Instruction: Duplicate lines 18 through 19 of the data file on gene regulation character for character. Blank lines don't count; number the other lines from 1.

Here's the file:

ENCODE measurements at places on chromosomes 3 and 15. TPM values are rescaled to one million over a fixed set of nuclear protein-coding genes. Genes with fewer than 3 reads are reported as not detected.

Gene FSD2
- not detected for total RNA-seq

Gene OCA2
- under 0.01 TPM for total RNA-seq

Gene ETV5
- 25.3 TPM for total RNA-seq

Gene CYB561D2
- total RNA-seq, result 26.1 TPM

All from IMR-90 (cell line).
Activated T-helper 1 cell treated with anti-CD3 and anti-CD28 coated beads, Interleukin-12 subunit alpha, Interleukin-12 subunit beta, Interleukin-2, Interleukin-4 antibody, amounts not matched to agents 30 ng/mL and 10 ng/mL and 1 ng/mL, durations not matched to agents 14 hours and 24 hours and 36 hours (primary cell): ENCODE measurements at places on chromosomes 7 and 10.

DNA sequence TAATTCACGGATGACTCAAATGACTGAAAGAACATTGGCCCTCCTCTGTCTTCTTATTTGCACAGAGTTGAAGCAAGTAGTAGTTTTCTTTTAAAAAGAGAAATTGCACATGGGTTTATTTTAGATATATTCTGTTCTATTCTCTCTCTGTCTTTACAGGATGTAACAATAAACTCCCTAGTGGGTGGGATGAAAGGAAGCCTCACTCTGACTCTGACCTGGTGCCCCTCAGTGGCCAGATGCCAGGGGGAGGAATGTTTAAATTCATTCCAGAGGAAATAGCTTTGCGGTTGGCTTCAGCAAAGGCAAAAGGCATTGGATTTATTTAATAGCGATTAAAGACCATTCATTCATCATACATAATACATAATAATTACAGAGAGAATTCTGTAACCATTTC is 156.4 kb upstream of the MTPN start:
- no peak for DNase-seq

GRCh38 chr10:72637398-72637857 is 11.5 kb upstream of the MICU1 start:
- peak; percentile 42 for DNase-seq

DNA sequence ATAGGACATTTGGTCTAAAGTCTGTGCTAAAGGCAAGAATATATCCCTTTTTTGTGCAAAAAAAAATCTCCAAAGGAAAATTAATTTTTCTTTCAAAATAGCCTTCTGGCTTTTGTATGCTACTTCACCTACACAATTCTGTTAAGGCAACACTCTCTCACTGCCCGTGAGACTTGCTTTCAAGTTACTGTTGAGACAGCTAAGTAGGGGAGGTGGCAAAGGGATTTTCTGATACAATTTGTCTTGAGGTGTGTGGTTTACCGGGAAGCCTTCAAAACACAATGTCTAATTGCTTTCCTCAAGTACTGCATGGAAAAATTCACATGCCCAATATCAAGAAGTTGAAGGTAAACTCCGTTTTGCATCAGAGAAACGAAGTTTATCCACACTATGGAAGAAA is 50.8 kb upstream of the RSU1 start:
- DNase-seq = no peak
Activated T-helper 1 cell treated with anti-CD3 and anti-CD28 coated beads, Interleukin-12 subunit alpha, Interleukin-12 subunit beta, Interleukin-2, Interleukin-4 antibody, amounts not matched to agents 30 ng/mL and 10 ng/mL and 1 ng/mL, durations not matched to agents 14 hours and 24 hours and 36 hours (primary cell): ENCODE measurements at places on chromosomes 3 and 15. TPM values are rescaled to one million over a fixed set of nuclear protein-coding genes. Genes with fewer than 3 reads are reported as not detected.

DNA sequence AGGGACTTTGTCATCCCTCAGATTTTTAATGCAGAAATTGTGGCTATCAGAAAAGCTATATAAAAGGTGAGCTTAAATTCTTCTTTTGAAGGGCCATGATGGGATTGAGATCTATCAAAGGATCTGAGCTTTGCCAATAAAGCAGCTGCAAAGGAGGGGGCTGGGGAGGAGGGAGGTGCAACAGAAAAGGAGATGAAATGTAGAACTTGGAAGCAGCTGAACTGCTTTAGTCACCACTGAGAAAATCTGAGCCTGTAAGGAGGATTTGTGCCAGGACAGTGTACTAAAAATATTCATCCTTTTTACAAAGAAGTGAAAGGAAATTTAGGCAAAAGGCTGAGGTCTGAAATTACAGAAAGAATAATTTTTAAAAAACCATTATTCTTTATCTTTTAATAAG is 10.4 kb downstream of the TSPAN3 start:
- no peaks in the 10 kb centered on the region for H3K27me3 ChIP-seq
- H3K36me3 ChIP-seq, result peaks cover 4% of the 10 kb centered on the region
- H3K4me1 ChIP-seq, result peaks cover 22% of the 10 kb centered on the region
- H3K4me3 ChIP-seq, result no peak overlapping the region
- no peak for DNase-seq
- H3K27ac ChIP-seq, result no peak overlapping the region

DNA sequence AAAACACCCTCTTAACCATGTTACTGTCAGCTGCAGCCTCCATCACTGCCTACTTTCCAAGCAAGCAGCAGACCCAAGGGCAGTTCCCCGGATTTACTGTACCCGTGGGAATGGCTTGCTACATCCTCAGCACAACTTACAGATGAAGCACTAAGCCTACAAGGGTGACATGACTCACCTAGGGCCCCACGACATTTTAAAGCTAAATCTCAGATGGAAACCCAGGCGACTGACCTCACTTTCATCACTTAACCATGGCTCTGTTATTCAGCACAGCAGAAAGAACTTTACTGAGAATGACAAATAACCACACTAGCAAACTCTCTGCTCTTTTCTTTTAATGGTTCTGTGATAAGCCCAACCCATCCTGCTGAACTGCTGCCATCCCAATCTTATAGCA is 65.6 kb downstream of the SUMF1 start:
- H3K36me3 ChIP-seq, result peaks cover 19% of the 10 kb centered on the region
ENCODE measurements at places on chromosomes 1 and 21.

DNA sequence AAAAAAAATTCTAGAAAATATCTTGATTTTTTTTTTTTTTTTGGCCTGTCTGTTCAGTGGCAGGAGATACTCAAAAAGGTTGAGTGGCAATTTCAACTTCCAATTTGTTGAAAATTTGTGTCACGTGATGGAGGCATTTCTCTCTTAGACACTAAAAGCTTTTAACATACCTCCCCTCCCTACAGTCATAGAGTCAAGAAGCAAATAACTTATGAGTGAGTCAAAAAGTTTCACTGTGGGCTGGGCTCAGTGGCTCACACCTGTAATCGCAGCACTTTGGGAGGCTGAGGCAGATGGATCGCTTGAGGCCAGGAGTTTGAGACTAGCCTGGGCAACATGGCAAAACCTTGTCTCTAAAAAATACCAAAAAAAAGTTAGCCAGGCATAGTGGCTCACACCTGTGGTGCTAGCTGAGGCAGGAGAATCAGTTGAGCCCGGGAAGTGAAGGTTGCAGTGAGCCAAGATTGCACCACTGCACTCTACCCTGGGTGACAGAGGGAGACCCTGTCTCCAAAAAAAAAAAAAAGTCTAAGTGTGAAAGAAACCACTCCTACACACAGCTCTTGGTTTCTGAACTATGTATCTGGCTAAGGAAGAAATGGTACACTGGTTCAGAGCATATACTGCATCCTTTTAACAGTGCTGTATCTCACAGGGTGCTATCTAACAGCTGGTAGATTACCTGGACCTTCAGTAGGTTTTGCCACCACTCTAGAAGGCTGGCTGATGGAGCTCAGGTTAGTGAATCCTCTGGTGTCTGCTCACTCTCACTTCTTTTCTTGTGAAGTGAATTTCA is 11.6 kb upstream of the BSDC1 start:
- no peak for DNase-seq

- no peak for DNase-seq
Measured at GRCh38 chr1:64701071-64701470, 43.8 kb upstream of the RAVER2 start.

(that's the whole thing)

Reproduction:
Activated T-helper 1 cell treated with anti-CD3 and anti-CD28 coated beads, Interleukin-12 subunit alpha, Interleukin-12 subunit beta, Interleukin-2, Interleukin-4 antibody, amounts not matched to agents 30 ng/mL and 10 ng/mL and 1 ng/mL, durations not matched to agents 14 hours and 24 hours and 36 hours (primary cell): ENCODE measurements at places on chromosomes 3 and 15. TPM values are rescaled to one million over a fixed set of nuclear protein-coding genes. Genes with fewer than 3 reads are reported as not detected.

DNA sequence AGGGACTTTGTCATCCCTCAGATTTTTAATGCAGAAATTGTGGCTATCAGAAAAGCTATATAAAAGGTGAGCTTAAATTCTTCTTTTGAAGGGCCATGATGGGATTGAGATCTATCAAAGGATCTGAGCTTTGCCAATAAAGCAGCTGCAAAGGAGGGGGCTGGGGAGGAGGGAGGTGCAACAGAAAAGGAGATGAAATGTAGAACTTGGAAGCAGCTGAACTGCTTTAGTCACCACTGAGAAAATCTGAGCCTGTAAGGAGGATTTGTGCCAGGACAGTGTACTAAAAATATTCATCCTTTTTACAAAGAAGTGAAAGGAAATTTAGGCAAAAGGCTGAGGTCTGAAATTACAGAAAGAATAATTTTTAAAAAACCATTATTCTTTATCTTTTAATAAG is 10.4 kb downstream of the TSPAN3 start: